Radiation exposure can cause stochastic and non-stochastic effects. Stochastic, or delayed (years after exposure), effects include cancers in exposed individuals and mutations in the offspring of the exposed. Radiation dose is thought to correlate with the probability of the stochastic effect, but not its severity. Non-stochastic, or deterministic, effects (days–weeks after exposure) include tissue damage secondary to local cell damage or death. These include cataracts, skin damage, hair loss, and infertility. Radiation dose is thought to correlate directly with the severity of the deterministic effect.16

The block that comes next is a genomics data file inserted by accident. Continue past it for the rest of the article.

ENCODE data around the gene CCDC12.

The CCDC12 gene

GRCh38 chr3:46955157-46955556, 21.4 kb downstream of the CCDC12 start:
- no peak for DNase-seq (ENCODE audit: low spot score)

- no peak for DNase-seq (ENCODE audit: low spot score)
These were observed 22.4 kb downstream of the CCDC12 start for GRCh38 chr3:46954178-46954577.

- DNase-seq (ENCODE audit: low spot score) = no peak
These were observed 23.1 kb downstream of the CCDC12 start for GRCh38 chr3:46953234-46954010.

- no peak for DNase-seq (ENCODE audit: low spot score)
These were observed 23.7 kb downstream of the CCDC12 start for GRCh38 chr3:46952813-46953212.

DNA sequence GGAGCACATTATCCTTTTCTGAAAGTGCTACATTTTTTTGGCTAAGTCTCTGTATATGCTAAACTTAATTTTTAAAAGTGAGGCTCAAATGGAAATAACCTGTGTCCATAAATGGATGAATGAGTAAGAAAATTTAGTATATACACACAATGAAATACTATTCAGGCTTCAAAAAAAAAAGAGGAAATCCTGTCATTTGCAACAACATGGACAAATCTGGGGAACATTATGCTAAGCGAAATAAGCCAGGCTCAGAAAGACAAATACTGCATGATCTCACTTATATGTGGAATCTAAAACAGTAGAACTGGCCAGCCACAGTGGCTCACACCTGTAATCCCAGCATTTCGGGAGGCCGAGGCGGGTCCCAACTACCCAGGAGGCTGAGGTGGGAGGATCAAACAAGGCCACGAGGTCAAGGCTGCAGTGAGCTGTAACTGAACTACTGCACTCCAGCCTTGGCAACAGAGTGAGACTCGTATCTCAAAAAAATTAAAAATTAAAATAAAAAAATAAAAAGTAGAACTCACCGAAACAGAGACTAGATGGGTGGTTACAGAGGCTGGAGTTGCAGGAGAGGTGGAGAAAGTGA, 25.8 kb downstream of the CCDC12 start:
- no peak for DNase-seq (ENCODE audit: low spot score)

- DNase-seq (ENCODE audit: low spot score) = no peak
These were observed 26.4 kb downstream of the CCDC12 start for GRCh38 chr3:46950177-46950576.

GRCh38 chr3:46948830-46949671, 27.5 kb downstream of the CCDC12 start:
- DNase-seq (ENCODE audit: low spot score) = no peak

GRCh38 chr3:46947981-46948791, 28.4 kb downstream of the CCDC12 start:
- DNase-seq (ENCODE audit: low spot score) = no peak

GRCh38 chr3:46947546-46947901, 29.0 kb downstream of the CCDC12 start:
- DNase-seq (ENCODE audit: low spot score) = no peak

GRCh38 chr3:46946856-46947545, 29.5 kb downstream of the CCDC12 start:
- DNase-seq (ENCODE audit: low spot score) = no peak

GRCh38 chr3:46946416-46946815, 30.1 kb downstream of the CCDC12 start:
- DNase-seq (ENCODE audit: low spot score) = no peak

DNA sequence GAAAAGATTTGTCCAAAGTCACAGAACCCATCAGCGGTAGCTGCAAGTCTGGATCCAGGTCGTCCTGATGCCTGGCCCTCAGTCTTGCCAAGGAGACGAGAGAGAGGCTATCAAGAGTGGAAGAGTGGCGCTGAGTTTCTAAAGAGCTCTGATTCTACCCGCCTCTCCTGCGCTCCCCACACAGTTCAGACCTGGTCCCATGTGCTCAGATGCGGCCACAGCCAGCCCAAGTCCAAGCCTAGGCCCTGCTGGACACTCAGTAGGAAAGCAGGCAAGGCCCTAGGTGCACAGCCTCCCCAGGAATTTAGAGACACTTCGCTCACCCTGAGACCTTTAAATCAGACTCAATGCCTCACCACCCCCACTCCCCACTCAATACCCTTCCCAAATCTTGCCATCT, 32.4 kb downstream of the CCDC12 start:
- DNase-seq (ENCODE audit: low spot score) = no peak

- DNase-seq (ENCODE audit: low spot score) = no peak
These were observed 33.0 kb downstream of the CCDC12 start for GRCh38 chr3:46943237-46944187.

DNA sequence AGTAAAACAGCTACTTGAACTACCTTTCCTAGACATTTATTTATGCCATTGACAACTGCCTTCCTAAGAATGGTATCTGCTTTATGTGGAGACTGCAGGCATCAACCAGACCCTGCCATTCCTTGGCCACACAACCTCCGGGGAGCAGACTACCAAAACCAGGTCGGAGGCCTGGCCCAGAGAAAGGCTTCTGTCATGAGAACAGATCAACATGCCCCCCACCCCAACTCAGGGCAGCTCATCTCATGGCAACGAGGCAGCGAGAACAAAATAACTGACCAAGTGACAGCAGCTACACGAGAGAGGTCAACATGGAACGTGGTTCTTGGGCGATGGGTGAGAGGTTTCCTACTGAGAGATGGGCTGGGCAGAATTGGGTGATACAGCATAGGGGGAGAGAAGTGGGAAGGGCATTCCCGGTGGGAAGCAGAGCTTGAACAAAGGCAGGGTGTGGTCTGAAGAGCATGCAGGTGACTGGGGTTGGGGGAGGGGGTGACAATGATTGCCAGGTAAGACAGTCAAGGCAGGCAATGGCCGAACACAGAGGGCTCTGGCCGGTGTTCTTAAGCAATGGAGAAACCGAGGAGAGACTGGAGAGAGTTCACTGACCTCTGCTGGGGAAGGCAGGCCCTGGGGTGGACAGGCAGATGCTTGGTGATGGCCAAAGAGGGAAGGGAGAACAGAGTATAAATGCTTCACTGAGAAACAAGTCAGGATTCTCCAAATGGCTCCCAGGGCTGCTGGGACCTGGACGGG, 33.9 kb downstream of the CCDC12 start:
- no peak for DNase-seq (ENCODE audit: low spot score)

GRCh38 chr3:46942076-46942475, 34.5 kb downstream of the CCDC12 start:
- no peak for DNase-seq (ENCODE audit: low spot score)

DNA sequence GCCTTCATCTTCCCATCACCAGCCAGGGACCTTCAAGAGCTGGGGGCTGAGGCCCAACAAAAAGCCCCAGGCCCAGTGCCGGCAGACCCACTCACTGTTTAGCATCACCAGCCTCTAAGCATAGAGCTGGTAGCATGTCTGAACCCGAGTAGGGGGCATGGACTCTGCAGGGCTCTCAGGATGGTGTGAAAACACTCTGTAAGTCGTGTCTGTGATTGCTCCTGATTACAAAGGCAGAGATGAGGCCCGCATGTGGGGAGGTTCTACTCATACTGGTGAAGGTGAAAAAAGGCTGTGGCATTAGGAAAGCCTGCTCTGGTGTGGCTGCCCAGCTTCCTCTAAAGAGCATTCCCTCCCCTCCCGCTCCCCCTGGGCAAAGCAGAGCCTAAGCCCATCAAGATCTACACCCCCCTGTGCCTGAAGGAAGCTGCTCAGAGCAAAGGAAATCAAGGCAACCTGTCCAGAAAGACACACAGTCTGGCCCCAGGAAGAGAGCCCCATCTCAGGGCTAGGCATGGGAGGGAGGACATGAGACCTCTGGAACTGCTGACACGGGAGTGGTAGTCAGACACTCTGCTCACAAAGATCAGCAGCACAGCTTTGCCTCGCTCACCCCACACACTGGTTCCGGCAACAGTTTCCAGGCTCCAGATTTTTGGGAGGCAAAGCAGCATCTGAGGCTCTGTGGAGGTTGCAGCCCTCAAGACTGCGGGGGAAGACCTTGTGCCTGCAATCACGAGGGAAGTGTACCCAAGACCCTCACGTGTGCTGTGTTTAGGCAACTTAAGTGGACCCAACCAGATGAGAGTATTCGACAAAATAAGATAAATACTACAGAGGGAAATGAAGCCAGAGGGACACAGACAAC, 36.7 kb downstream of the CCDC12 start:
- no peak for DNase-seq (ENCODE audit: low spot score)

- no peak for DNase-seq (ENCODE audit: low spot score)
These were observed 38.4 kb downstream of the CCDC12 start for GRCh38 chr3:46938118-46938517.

A recent study by Peterson et al15 quantified the rates of skin and hair complications from radiation exposure in 702 endovascular neurosurgical cases. They reported that 39.6% of patients receiving >2 Gy radiation developed subacute hair and skin changes, with permanent skin and hair changes reported in 30% of these cases. Radiation exposure exceeded 2 Gy in 72.1% of interventional treatment procedures, with median entrance skin dose for aneurysm embolization via coiling being 3.55 Gy (46 procedures). These results corroborate data from the Radiation Dose in Interventional Radiology multicenter study, demonstrating that over 75% of neurointerventions had radiation exposure over the 2 Gy threshold, and 25% of the procedures exceeded 5 Gy dose.17–19